Foxes kill game birds.

Pheasants, grouse, partridges etc. Will be killed and eaten by foxes. If humans did not find pleasure in breeding these birds specifically to be released in strange surroundings and ultimately shoot them as a ‘sport’ there would be no competition with foxes. Research has proved that shot is often present in fox droppings suggesting that foxes take the birds that have been wounded and left to die in agony.

Cruelty to domestic animals

Horses and hounds are often badly injured during a hunt which does result in destruction of the beast sometimes. Hounds follow foxes onto roads and railways causing mayhem. They follow foxes across open countryside, through woods, over farmland… Gates are left open allowing stock to stray, hedges are broken down…. Private land is encroached upon and innocent people including children are frightened and domestic cats and dogs occasionally killed or injured.

A suffering Deer, shortly before the hunt.

A suffering Deer, shortly before the hunt.

Surely this is not following the Countryside Code that responsible hikers and dog walkers are encouraged to obey. Foxhounds themselves, bred and trained to kill for their masters’ pleasure are cast aside and culled if they do not make the grade as a hunting dog, or when they are ‘past their sell-by date’ and no longer fit enough to earn their keep.

It is plainly obvious that however much the hunting fraternity try to cajole us into believing that the murder of foxes is a necessity, we are not so easily duped.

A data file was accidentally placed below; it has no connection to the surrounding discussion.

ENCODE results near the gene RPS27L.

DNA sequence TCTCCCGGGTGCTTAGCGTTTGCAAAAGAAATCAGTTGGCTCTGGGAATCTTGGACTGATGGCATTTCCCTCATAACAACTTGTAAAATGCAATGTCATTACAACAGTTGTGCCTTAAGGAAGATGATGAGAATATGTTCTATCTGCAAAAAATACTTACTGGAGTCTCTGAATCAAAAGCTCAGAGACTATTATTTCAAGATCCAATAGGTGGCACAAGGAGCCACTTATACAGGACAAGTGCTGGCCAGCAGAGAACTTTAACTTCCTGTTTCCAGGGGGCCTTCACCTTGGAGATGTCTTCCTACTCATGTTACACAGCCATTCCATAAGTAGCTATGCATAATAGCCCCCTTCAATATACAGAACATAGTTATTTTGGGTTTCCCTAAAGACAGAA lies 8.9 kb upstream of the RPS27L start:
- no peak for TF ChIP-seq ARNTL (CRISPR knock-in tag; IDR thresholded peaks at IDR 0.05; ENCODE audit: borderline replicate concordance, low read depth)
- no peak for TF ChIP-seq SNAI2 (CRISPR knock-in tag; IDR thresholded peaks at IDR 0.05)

Many seem to think that we are envious of those in privileged positions, i.e. the upper classes of society who enjoy a wealthy lifestyle which often includes following hounds. That however is not the case. We do not attempt to ban ballet or opera even though those pastimes seem equally as ‘upper class’ as fox hunting.

Hunting is cruel, and barbaric. It will one day be consigned to history books alongside bear/bull baiting and cock fighting, another comparison that hunters do not like to see being used. We do know that bulls, bears and fighting cocks were in an enclosed space and had no means of escape whereas the fox if he is lucky has an opportunity to escape.

That is not the issue with we who find cruelty abhorrent, the issue is the pleasure taken in seeing or causing unnecessary suffering. It is common knowledge that there is a link between animal cruelty and violent crime against humanity. Criminal psychologists would agree that those who have been convicted of violent and sadistic cruelty are usually inadequate bullies who feel the need to dominate those lesser than themselves.

It worries me that many of the people we should look up to, some members of the aristocracy, some judges, some MPs etc. openly advocate deplorable acts of cruelty on living creatures that breathe and try to survive as best they can in a difficult world just as we do. Despite what pro hunters would have everyone believe, the Hunting Ban is working.

There have been prosecutions and there will continue to be prosecutions. Those who claim the Hunting Act should be repealed as it isn’t working are really trying to make themselves look better and in control of a situation they do not like.
The lack of policing is a problem. No resources? There were enough resources before the ban, watching the sabs. There are enough policemen present at demonstrations, Royal visits, football matches and in our town centres every weekend evening attempting to control binge drinking, often violently aggressive young people. The truth appears to be that the police (bosses) are not too keen on policing hunts as they should be policed.

Perhaps this is because many members of hunts may be police chiefs, judges, barristers etc. The fact is though, that hunting is against the law in the United Kingdom. This means that hunts should be properly policed for illegal actions and prosecutions made.

I could say that drink driving is illegal but people still do it. Does that mean that the law against drink driving is not working so why bother trying to police it?
The Hunting Ban can work and it will work.